A little impatient for the NASCAR season to begin, I went to Watermelon Capital Speedway in Cordele, Ga. to attend Speedfest 200, a CRA Super Late Model event featuring several NASCAR drivers equally anxious for the season to begin.
The entry list was highlighted by Sprint Cup Series regular David Ragan and also featured Truck Series drivers Johnny Sauter and Jeff Choquette.
Ultimately, it was Choquette who survived a wild night of racing under a full moon on a 3/8th-mile short track to formally kick-off the stock car season. But it was how the race was decided that left many fans scratching their collective heads.
The event’s format was typical of short track racing with 200 green flag laps with cautions not counting. While arguably producing some of the best on-track product in all of motorsports, the format backfired in a big way on Sunday night.
The finish of the race first came down to a series of restarts between Chase Elliott and the winner of last month's Snowball Derby, Erik Jones.
The first of several late restarts occurred on lap 194 and saw Elliott get away from Jones going into turn one just as the back half of the field would crash in turn one. This would happen several times, giving Jones a book on how Elliott wanted to restart the race.
Finally on yet another lap 194 restart, Jones initiated contact with Elliott, sending the son of the 1988 Cup Series champion up the banking of turn one and sent Jones spinning out of the lead. Jones was sent to the back while Elliott was allowed to restart in third and partake in even more shenanigans.
New leader John Hunter Nemechek ran out of fuel during another caution on lap 196 and virtually 15 caution laps later, something mostly unheard of in a 200 lap race on a short track, another unfortunate victim of the night's wackiness.
The next caution happened up front on lap 198 as Chase Elliott appeared to cut a tire in front of David Ragan, sending Elliott’s Chevrolet spinning and Ragan’s Ford off the turn three hill – Watermelon Capital has no walls – ending both of their days. Comically enough, this brought out the red flag.
Ultimately, it was Jeff Choquette who got far enough ahead of second place David Odell to avoid suffering from an accident and celebrated in front of the remaining and perhaps masochistic 200 fans in the grandstands who had not left early.
All told, the 200 lap race took six hours to complete and eliminated all but 12 of the 31 Super Late Models that started the race. It was not a showcase for either short track Super Late Model racing or the ARCA/CRA Super Series.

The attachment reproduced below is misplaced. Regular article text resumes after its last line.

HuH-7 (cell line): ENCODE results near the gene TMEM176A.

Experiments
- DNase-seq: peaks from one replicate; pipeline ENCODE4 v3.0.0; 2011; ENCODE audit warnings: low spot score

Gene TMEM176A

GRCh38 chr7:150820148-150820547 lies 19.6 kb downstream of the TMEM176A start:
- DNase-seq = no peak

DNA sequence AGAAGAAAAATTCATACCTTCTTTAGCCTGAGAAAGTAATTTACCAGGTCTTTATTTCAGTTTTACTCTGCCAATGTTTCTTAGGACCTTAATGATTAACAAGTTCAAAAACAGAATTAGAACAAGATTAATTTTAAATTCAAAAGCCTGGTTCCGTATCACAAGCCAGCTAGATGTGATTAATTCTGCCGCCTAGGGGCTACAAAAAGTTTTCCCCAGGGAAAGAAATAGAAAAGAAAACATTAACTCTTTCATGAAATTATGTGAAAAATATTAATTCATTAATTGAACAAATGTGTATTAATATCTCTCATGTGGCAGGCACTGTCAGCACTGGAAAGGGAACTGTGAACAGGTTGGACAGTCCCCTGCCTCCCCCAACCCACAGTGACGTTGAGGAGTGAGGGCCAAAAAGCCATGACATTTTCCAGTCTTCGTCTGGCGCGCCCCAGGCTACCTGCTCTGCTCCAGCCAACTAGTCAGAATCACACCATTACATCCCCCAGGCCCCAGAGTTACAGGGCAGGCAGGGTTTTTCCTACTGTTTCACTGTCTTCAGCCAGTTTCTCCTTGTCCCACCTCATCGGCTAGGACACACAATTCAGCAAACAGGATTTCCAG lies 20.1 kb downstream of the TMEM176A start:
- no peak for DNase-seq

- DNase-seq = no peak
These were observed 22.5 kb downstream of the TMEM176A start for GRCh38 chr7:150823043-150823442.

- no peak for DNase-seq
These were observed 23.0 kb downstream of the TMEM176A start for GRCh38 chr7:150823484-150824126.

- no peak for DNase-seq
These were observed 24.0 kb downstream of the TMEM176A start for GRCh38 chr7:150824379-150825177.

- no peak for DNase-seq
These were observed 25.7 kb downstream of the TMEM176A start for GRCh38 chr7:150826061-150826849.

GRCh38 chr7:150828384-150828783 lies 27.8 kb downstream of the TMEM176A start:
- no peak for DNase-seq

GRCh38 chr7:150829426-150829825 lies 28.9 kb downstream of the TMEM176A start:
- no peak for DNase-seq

Short track is my favorite style of racing and something that I feel is sorely missed in the modern NASCAR. The close-quarter byproduct of half-mile racing is what NASCAR was built on and why Late Model racing thrives in today's professional superspeedway era.
But for short track racing to continue to grow and be taken serious by NASCAR fans (and perhaps returning to NASCAR itself), sanctions like the CRA, PASS and the Southern Super Series must adopt a slightly more legitimate way to decide its races.
Fans are attracted to the big accidents like we see on short tracks and the post-plate era superspeedway races but we forget the financial toll it takes on our entertainers -- especially at the grassroots level. Drivers who compete in the ARCA/CRA are not blessed with high-dollar sponsorships and need to finish races in order to continue entertaining fans at short tracks across the nation.
For once, short track racing could take a page out of the NASCAR rule book and utilize a variation of the green-white-checkered format. With five laps remaining, caution laps should begin to count and each caution thereafter will use up one of three remaining restart attempts. Once the third caution without taking the white flag has come out, the race will called with the field being frozen at the time of the caution.
Drivers will settle down and the format will encourage the kind of side-by-side racing for the lead that decided the past two Snowball Derbies and first drew casual fans to racing in the first place.
Fans will groan but what happened on Sunday set short track racing back several years. Not because this was novel but because of the amount of press Speedfest receives each year. The event is one of the few races that drew the curiosity of a mass audience and those who listened to Speed 51’s radio broadcast or followed the media contingent that attended the race dismissed it as a circus carnival.
Short track racing will always find success in substituting integrity for entertainment but the industry might have discovered the line that must never be crossed on Sunday night in Cordele.
ARCA/CRA Super Series Speedfest 200 Results
1. Jeff Choquette
2. David Odell
3. Scott Heckert
4. Anderson Bowen
5. Bubba Pollard
6. Mike Garvey
7. David Ragan
8. Chase Elliott
9. Donnie Wilson
10. Randy Gentry
11. Brandon Oakley
12. Scotty Ellis
13. Austin Theriault
14. John Hunter Nemechek
15. Erik Jones
16. Kyle Benjamin
17. Hunter Robbins
18. T.J. Reaid
19. Stephen Nasse
20. Travis Sauter
21. Jake Griffin
22. Zak Hausler
23. Jay Niewiek
24. Spencer Davis
25. Brandon Hermiller
26. Travis Braden
27. Wes Burton
28. Johnny Sauter
29. Andrew Morrissey
30. Jimmy Garmon
31. Eddie Van Meter